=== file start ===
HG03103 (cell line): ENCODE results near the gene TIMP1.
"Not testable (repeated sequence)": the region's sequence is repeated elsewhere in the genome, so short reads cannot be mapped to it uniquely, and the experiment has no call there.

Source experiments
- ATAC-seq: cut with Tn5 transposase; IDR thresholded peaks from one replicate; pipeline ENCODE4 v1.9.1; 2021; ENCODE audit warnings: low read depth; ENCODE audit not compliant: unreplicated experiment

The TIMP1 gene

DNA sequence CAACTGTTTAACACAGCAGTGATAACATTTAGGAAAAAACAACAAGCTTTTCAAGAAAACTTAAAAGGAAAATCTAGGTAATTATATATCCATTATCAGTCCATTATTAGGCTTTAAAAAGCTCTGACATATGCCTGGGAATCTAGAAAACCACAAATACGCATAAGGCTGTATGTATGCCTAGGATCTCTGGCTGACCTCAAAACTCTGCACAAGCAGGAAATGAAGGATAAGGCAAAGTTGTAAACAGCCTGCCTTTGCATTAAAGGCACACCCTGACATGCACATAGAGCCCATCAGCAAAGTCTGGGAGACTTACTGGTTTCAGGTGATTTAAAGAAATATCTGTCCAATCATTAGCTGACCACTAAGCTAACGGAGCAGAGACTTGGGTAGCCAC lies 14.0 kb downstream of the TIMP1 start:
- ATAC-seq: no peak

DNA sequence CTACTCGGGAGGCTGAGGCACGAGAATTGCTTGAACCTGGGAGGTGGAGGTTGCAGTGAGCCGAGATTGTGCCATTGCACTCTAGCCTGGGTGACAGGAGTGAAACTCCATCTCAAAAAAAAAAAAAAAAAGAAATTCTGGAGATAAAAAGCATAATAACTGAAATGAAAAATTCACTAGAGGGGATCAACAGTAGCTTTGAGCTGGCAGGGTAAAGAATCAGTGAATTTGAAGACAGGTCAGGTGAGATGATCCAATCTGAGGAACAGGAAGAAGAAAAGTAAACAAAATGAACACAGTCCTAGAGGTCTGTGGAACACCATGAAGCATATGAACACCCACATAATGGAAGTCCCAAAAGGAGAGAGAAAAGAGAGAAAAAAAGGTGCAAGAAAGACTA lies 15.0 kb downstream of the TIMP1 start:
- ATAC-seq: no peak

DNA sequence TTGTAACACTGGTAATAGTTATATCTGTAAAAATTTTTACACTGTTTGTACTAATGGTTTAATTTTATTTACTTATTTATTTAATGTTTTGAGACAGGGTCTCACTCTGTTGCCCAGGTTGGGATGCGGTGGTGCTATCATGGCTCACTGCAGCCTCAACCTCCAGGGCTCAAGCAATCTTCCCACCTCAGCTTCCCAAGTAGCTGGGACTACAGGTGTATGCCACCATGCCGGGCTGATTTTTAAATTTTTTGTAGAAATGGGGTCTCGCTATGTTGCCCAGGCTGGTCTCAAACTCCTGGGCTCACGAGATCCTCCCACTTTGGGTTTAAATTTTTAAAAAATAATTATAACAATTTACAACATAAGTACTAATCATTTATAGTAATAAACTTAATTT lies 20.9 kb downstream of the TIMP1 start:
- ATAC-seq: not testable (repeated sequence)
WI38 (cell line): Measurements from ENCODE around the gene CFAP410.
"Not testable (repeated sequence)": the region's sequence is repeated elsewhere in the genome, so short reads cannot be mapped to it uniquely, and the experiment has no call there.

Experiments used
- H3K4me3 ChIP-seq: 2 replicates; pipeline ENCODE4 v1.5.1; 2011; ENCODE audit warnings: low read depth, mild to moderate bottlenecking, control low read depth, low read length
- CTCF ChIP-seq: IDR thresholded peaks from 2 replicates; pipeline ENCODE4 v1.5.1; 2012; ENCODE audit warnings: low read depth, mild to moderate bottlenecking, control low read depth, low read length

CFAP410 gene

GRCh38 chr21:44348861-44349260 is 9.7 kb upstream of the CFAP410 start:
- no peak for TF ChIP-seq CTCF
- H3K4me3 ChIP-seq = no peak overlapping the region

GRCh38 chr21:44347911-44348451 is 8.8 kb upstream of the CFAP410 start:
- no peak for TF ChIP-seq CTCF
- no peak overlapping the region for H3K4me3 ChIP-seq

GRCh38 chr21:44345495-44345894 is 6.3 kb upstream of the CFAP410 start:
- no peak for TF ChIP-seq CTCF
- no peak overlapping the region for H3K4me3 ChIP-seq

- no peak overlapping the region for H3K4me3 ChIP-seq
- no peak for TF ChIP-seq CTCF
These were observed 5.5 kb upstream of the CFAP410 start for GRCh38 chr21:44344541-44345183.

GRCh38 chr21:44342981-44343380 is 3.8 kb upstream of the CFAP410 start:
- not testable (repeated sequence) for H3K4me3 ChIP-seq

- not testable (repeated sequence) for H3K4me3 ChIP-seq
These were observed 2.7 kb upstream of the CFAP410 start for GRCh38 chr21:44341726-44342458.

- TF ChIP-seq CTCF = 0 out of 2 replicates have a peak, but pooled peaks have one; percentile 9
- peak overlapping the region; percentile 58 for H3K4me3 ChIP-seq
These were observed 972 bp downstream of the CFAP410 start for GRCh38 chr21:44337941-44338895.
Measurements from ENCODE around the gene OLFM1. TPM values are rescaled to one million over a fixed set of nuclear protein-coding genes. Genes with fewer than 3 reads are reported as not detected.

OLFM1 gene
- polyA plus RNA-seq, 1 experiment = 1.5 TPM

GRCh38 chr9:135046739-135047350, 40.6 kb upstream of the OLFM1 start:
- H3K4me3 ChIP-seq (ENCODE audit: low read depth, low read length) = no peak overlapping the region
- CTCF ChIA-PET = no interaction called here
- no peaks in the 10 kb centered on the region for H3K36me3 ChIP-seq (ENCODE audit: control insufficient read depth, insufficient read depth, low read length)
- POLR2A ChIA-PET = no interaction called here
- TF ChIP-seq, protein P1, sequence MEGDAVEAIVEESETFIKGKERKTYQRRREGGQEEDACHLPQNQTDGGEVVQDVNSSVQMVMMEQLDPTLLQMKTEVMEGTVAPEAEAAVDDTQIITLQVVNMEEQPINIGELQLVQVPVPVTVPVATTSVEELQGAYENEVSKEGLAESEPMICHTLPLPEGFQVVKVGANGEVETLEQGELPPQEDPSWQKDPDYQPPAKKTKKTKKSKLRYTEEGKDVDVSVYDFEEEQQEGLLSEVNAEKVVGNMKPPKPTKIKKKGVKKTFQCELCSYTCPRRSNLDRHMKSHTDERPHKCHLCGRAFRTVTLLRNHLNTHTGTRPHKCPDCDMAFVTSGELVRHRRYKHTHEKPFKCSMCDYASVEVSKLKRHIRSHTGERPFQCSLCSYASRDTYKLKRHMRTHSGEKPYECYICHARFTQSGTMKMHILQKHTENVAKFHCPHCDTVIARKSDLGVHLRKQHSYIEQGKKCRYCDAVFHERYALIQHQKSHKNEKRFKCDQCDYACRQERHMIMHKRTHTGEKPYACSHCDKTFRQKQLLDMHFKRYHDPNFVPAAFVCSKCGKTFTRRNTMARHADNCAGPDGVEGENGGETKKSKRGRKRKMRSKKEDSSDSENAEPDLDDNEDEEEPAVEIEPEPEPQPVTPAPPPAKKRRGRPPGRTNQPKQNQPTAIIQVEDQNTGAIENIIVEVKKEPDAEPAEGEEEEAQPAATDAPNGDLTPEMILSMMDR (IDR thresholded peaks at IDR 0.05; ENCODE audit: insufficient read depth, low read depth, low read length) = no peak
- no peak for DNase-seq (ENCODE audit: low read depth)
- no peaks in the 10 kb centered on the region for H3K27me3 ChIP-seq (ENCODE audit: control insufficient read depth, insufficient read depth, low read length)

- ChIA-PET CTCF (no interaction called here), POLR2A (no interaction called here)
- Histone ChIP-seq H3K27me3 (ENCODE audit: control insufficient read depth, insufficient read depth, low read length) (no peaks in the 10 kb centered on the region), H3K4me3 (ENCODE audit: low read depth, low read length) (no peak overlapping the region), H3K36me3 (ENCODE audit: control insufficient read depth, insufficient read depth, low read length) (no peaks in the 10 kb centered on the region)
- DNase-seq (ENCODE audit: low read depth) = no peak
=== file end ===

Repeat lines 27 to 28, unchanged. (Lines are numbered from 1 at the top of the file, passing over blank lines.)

- no peak overlapping the region for H3K4me3 ChIP-seq
- no peak for TF ChIP-seq CTCF